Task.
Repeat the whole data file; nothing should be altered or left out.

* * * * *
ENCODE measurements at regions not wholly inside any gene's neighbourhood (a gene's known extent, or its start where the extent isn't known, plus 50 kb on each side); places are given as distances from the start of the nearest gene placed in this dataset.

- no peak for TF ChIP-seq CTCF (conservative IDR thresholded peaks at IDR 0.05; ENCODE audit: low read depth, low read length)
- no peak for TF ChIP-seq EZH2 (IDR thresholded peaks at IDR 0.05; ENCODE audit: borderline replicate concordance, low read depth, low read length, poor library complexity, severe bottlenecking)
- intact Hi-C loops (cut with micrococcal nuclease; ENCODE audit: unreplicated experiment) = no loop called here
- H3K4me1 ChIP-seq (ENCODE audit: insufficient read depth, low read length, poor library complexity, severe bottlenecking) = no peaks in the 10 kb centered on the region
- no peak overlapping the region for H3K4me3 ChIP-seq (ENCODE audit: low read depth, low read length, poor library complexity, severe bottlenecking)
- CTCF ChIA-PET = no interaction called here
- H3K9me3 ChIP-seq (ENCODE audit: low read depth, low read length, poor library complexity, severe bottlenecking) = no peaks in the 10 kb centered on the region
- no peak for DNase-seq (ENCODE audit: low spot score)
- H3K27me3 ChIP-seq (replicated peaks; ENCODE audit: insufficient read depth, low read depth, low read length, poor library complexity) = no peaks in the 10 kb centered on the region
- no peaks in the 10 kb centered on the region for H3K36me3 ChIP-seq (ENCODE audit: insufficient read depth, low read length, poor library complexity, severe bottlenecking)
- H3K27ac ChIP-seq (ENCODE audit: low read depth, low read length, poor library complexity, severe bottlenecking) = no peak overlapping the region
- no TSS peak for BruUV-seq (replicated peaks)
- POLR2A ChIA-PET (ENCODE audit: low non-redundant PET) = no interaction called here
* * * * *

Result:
ENCODE measurements at regions not wholly inside any gene's neighbourhood (a gene's known extent, or its start where the extent isn't known, plus 50 kb on each side); places are given as distances from the start of the nearest gene placed in this dataset.

- no peak for TF ChIP-seq CTCF (conservative IDR thresholded peaks at IDR 0.05; ENCODE audit: low read depth, low read length)
- no peak for TF ChIP-seq EZH2 (IDR thresholded peaks at IDR 0.05; ENCODE audit: borderline replicate concordance, low read depth, low read length, poor library complexity, severe bottlenecking)
- intact Hi-C loops (cut with micrococcal nuclease; ENCODE audit: unreplicated experiment) = no loop called here
- H3K4me1 ChIP-seq (ENCODE audit: insufficient read depth, low read length, poor library complexity, severe bottlenecking) = no peaks in the 10 kb centered on the region
- no peak overlapping the region for H3K4me3 ChIP-seq (ENCODE audit: low read depth, low read length, poor library complexity, severe bottlenecking)
- CTCF ChIA-PET = no interaction called here
- H3K9me3 ChIP-seq (ENCODE audit: low read depth, low read length, poor library complexity, severe bottlenecking) = no peaks in the 10 kb centered on the region
- no peak for DNase-seq (ENCODE audit: low spot score)
- H3K27me3 ChIP-seq (replicated peaks; ENCODE audit: insufficient read depth, low read depth, low read length, poor library complexity) = no peaks in the 10 kb centered on the region
- no peaks in the 10 kb centered on the region for H3K36me3 ChIP-seq (ENCODE audit: insufficient read depth, low read length, poor library complexity, severe bottlenecking)
- H3K27ac ChIP-seq (ENCODE audit: low read depth, low read length, poor library complexity, severe bottlenecking) = no peak overlapping the region
- no TSS peak for BruUV-seq (replicated peaks)
- POLR2A ChIA-PET (ENCODE audit: low non-redundant PET) = no interaction called here